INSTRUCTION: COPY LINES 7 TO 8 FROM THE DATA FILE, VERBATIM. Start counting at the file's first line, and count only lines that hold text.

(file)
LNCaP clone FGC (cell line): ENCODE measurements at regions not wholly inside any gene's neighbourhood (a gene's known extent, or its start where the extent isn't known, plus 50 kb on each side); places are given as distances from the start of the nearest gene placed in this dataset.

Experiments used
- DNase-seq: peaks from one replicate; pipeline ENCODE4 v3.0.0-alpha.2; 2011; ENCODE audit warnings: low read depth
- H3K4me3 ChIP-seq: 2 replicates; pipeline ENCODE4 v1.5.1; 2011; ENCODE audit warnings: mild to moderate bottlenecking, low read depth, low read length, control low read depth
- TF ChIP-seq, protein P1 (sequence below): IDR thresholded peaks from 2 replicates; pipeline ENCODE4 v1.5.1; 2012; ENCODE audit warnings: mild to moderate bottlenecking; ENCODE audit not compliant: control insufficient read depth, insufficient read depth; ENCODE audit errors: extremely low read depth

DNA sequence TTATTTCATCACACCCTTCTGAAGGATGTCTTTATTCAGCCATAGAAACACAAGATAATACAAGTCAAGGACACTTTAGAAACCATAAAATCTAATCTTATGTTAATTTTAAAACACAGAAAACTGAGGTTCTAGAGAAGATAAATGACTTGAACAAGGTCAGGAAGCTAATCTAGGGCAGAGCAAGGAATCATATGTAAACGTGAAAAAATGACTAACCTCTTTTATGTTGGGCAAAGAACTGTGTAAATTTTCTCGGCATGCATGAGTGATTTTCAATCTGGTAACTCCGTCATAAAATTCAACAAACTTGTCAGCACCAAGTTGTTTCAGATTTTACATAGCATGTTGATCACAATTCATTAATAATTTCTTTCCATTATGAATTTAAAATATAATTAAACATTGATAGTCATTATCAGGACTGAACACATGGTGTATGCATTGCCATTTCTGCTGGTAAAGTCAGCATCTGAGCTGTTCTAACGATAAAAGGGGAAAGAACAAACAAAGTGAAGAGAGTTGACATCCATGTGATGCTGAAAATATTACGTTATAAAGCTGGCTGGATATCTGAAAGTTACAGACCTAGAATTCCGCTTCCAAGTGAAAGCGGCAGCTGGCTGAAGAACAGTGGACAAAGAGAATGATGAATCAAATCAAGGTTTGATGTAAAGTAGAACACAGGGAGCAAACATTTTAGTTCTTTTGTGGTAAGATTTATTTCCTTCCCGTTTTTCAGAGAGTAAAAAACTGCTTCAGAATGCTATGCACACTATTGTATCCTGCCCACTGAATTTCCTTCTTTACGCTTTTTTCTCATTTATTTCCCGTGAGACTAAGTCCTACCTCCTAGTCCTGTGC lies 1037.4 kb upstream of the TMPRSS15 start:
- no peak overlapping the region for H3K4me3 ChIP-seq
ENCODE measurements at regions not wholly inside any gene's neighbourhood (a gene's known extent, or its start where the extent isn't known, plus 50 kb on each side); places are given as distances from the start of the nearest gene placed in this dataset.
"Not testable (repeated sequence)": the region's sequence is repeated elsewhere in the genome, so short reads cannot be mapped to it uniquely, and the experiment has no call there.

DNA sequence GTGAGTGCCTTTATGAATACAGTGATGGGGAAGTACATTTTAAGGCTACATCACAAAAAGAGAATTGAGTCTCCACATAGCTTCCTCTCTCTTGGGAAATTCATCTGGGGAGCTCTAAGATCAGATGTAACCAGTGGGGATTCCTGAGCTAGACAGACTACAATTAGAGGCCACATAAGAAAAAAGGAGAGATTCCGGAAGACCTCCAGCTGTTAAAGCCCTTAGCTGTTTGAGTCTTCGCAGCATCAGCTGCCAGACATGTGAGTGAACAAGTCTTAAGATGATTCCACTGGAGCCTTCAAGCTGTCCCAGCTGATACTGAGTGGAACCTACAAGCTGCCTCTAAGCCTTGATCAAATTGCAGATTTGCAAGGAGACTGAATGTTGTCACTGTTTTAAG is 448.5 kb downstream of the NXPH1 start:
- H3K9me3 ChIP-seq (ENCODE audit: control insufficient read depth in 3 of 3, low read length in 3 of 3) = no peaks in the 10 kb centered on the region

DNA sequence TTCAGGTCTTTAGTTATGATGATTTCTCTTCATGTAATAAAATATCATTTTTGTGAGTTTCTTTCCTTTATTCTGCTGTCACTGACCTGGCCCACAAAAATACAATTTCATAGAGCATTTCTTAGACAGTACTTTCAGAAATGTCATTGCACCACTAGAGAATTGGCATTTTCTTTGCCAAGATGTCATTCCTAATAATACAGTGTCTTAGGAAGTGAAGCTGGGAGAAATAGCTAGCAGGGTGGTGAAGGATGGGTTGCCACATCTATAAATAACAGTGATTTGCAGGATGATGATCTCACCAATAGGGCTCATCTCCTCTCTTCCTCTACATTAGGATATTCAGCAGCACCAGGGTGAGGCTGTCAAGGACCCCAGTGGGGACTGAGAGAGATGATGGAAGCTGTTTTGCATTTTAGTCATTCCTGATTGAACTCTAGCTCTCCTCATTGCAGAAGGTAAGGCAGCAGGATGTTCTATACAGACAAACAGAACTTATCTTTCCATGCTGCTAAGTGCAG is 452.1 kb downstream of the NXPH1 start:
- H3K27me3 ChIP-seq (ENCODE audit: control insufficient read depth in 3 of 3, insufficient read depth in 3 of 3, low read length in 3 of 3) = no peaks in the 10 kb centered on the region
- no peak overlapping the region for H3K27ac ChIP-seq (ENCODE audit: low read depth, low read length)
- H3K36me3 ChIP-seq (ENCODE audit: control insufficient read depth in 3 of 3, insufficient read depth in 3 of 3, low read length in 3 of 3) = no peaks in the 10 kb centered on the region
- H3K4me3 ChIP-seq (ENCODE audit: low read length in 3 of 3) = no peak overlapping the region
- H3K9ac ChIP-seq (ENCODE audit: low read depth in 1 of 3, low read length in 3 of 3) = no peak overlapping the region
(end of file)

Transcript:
- no peak overlapping the region for H3K4me3 ChIP-seq
ENCODE measurements at regions not wholly inside any gene's neighbourhood (a gene's known extent, or its start where the extent isn't known, plus 50 kb on each side); places are given as distances from the start of the nearest gene placed in this dataset.